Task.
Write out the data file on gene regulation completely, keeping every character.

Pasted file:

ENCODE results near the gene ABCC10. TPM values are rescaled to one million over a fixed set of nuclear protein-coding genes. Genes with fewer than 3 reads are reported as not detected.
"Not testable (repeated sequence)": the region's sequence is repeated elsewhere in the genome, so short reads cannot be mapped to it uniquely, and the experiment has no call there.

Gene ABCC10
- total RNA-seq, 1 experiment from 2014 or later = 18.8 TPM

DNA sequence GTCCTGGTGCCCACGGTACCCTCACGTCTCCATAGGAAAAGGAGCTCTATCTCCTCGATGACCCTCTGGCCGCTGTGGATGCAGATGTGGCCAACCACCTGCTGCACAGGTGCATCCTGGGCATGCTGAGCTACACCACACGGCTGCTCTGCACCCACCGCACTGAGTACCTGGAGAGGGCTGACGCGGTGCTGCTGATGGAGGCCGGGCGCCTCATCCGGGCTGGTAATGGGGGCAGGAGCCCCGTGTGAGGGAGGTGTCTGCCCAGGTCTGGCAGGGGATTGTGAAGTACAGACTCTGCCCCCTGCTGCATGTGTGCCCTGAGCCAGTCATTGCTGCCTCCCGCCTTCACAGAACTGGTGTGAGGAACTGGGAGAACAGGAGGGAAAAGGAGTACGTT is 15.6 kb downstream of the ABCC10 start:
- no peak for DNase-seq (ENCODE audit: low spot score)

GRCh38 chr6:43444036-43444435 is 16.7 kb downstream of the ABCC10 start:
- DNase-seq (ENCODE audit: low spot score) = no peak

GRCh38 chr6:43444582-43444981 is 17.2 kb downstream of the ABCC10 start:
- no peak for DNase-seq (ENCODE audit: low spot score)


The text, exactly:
ENCODE results near the gene ABCC10. TPM values are rescaled to one million over a fixed set of nuclear protein-coding genes. Genes with fewer than 3 reads are reported as not detected.
"Not testable (repeated sequence)": the region's sequence is repeated elsewhere in the genome, so short reads cannot be mapped to it uniquely, and the experiment has no call there.

Gene ABCC10
- total RNA-seq, 1 experiment from 2014 or later = 18.8 TPM

DNA sequence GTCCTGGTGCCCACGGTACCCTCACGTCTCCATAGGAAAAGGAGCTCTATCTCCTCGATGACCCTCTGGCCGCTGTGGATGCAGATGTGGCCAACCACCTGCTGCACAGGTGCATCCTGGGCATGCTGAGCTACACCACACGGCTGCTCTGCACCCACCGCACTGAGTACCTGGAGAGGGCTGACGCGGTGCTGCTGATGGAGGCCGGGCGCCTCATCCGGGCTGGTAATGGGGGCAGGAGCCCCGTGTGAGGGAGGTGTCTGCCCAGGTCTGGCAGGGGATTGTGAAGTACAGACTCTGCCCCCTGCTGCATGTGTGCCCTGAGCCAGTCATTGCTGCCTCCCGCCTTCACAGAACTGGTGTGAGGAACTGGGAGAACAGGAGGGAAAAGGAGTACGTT is 15.6 kb downstream of the ABCC10 start:
- no peak for DNase-seq (ENCODE audit: low spot score)

GRCh38 chr6:43444036-43444435 is 16.7 kb downstream of the ABCC10 start:
- DNase-seq (ENCODE audit: low spot score) = no peak

GRCh38 chr6:43444582-43444981 is 17.2 kb downstream of the ABCC10 start:
- no peak for DNase-seq (ENCODE audit: low spot score)